Showing results for Nonfiction
They may even remember that while the game licensed team names, logos, and stadiums, and specifically licensed Ken Griffey Jr.'s name, statistics, and likeness—they did not license the names of Major League Baseball's other 699 players.
Had a little accident last night Stevie, my boss yells. Tote fell over in the back of a truck. Someone's gotta clean up all that fish. I turn my head from him. Stare off out passed the end of the harbour. Where the horizon and Lake Eerie meet. Dissolve into one another. The breeze in my hair. Thinking why me?
After I finished the reading, I waited a couple minutes, browsing books, until I left the bookstore - alone. All the women who’d watched me, who were so supportive, so attractive, were huddled in a group. They were friends, they were a community.
Once upon a time there was no sex, but sex was everywhere: in Laura's 6th grade locker with her roll-on deodorant, in Dr. Davidson's walk—slow and tight-calved, in Mr. Robinson's guitar—Cat Steven's "Wild World" each afternoon before the bell, in Mrs. Roger's wavy, knee- length red hair—smelling of Wella Balsam and cigarettes.
I still remember the hard plastic carrying case I toted around as a preteen in Southern Germany. Bright purple with an aqua-colored latch and handle, it often made the 45-minute car trip from our first-floor apartment on the Army base where my family was stationed to my mother’s hometown when we visited on the weekends.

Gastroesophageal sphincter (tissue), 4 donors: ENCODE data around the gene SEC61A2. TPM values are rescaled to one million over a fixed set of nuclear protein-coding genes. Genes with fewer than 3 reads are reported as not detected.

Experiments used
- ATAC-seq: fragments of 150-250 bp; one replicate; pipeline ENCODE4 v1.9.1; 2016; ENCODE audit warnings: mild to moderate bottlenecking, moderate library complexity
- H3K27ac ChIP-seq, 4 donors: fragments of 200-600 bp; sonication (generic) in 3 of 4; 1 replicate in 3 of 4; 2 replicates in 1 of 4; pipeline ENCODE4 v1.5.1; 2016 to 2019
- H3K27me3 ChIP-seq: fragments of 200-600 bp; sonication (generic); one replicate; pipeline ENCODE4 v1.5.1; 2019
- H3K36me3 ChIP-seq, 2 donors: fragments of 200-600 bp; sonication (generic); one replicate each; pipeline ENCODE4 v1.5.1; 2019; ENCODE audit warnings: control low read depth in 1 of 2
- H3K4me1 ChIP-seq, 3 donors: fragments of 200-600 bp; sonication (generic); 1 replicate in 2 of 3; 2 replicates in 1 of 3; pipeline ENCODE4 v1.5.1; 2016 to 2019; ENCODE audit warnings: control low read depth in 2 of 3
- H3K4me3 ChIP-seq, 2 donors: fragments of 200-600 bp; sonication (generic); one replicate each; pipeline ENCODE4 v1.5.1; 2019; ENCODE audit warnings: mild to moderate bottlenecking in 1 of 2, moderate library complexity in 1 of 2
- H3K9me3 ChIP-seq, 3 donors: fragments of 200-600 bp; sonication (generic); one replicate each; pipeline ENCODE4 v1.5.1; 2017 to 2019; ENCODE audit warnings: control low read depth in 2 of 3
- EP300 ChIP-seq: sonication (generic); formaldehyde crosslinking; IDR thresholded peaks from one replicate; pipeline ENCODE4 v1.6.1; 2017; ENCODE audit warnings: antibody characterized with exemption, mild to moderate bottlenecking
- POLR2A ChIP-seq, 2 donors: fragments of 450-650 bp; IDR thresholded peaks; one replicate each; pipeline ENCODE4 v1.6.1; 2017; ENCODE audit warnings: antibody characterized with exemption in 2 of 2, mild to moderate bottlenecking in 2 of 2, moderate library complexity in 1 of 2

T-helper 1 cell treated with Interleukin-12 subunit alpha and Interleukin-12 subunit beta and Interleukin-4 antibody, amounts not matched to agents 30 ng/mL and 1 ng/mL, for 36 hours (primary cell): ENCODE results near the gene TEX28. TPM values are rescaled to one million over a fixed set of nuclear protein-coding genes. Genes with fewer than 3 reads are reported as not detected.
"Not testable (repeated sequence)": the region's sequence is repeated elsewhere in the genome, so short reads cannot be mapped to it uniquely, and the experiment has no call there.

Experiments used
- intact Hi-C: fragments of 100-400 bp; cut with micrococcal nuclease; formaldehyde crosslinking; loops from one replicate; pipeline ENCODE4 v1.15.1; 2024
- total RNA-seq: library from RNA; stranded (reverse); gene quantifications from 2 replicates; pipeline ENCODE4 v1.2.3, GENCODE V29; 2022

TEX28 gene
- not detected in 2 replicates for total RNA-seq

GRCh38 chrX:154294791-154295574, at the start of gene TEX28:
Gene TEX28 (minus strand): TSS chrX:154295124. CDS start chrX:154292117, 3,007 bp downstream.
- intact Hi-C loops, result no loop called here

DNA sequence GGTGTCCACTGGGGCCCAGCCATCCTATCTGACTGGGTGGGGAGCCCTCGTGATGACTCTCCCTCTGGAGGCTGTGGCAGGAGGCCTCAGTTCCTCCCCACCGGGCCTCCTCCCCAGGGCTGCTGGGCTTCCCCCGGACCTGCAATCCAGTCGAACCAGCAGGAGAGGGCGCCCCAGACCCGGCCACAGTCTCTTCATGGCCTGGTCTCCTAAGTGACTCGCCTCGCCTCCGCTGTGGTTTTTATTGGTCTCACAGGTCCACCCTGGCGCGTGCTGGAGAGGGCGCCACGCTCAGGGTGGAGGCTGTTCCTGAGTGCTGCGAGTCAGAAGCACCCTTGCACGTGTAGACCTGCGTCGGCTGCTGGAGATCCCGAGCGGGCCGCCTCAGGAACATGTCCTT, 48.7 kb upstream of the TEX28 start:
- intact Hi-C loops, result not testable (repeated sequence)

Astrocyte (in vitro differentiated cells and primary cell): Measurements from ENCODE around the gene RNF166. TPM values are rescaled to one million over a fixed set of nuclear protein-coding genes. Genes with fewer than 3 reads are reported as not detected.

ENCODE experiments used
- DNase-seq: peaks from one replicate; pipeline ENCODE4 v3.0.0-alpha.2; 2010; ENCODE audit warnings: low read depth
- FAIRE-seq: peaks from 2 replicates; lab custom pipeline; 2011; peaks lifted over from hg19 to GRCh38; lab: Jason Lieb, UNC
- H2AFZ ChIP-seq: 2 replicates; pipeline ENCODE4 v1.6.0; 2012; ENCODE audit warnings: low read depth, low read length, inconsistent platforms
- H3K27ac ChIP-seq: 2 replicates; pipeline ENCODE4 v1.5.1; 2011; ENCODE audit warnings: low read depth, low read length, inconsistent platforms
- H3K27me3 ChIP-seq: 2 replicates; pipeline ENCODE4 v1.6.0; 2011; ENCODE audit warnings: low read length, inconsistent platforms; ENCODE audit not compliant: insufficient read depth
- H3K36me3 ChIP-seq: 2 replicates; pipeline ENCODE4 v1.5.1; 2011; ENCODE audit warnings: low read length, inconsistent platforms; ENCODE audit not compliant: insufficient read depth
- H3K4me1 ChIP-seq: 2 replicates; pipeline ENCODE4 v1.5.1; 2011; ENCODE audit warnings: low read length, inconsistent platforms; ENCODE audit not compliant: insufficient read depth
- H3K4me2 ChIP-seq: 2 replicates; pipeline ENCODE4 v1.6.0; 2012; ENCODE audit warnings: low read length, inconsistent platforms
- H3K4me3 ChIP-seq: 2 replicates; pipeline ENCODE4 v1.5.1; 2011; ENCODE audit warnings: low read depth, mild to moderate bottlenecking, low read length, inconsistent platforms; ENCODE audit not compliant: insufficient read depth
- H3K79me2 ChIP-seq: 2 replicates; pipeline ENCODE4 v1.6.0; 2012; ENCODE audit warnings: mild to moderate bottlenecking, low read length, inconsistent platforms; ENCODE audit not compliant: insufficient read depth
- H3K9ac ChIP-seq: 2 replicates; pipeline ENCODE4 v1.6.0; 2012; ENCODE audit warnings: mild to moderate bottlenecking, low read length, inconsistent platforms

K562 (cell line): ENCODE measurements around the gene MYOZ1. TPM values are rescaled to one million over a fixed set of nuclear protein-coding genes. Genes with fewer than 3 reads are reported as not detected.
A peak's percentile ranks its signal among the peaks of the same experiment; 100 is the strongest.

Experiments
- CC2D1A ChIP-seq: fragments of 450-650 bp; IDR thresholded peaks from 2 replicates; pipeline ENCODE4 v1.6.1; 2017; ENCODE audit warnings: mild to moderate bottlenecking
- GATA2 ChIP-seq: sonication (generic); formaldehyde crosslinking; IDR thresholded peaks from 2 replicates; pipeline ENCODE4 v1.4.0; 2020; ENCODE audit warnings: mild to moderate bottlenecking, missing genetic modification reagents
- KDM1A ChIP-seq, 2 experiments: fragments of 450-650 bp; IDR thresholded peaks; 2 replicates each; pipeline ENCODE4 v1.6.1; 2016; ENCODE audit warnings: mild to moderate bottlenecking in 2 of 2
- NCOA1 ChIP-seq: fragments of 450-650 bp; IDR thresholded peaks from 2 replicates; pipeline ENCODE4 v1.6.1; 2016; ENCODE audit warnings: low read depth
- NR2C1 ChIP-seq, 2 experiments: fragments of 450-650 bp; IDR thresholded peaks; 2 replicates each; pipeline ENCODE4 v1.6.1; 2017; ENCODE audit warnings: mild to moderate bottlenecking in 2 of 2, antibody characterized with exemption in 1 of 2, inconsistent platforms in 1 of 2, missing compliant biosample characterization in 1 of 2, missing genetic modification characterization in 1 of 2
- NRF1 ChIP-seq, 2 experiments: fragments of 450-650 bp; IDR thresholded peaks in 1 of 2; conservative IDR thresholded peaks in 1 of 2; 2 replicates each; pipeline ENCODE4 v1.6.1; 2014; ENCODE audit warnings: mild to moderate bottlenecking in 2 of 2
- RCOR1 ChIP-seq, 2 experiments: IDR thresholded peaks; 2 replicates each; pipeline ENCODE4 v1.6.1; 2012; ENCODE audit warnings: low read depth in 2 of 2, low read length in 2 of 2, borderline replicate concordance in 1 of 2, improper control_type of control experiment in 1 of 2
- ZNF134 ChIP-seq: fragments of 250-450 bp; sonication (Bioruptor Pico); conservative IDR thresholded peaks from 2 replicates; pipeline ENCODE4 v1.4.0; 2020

- My best friend and I drink cheap vodka in water bottles on Christmas Eve, watching Jesus movies with my parents.
I don't like most people. And have been jealous of Bud for ages. With reason.
Now here I am. The same fucking predicament all over. The universe testing to see what I'll do.
A 400-page collection of poems in fours sections: Nicki Minaj Songs, Bob Dylan Songs, Elliott Smith Songs, and 90s Riot Grrrls Songs.
Legs Get Led Astray
FOUR NEW ESSAYS BY CHLOE CALDWELL! Plus the original essays that made you fall in love with Chloe!
Jason Phoebe Rusch
Jason Phoebe Rusch is a queer writer from the Chicago suburbs. His full-length debut Dualities explores gender and patriarchy from the perspective of a man who was socialized and is currently still read as a woman. He is interested in complication and nuance and messy human failing, his own and that of others.